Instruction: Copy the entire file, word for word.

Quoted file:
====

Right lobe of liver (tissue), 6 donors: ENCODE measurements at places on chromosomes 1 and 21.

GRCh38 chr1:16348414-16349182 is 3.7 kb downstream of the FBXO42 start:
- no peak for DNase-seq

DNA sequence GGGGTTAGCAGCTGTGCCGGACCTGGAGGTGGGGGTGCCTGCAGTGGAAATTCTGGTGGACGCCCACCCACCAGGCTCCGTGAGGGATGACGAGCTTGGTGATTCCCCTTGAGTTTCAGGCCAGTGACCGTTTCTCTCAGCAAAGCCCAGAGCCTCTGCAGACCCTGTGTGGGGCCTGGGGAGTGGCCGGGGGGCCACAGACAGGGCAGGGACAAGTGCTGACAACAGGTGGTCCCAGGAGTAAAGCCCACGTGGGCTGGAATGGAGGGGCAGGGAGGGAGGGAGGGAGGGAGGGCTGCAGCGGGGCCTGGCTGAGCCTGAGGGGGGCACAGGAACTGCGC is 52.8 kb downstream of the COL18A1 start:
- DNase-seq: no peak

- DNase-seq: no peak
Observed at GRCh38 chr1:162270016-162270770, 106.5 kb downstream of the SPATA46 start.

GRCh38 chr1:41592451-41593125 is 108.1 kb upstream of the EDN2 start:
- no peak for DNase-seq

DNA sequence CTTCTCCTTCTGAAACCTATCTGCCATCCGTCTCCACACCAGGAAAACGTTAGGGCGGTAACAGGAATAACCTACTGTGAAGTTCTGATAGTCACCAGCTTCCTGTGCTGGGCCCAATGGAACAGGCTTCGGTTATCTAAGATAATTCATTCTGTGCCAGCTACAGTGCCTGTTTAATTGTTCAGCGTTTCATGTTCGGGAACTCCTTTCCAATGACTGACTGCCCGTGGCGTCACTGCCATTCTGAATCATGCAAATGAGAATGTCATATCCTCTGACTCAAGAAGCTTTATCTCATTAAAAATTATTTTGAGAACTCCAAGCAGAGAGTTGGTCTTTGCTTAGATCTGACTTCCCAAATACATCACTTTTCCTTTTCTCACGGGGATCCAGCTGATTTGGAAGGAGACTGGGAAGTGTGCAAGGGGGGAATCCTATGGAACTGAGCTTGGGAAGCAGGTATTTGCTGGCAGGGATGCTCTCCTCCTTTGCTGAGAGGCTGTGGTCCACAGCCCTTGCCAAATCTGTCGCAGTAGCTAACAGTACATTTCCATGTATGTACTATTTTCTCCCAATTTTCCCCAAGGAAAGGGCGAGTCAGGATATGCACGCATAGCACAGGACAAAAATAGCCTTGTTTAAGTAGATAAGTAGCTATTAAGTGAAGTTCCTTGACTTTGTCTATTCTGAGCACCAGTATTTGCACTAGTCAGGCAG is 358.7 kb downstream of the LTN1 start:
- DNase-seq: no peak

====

Right lobe of liver (tissue), 6 donors: ENCODE measurements at places on chromosomes 1 and 21.

GRCh38 chr1:16348414-16349182 is 3.7 kb downstream of the FBXO42 start:
- no peak for DNase-seq

DNA sequence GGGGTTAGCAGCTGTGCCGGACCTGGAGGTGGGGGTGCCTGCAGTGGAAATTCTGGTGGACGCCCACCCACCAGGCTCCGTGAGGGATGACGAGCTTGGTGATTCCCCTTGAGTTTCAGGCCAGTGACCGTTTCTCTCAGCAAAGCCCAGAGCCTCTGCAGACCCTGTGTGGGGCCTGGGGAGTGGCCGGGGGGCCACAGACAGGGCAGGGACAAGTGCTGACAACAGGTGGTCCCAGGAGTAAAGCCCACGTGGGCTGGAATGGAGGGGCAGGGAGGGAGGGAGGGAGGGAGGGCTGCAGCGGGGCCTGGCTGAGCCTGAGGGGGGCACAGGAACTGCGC is 52.8 kb downstream of the COL18A1 start:
- DNase-seq: no peak

- DNase-seq: no peak
Observed at GRCh38 chr1:162270016-162270770, 106.5 kb downstream of the SPATA46 start.

GRCh38 chr1:41592451-41593125 is 108.1 kb upstream of the EDN2 start:
- no peak for DNase-seq

DNA sequence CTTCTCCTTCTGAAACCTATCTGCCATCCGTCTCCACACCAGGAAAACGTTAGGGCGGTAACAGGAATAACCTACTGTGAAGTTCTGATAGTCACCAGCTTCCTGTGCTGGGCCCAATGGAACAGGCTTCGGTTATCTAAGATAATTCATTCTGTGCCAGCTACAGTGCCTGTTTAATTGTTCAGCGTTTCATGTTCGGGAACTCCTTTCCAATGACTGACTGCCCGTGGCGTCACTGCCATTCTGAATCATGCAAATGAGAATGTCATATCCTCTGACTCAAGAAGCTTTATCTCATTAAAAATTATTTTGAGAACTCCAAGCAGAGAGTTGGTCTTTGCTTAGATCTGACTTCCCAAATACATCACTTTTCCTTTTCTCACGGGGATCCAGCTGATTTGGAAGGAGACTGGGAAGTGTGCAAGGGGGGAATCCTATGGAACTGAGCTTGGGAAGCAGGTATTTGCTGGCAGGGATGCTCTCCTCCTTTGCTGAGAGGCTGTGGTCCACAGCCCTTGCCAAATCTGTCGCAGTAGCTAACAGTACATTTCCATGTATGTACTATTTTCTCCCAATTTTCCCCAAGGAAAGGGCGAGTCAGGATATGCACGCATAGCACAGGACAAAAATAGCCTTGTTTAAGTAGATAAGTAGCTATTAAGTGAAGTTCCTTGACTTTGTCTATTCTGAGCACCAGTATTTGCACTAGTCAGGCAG is 358.7 kb downstream of the LTN1 start:
- DNase-seq: no peak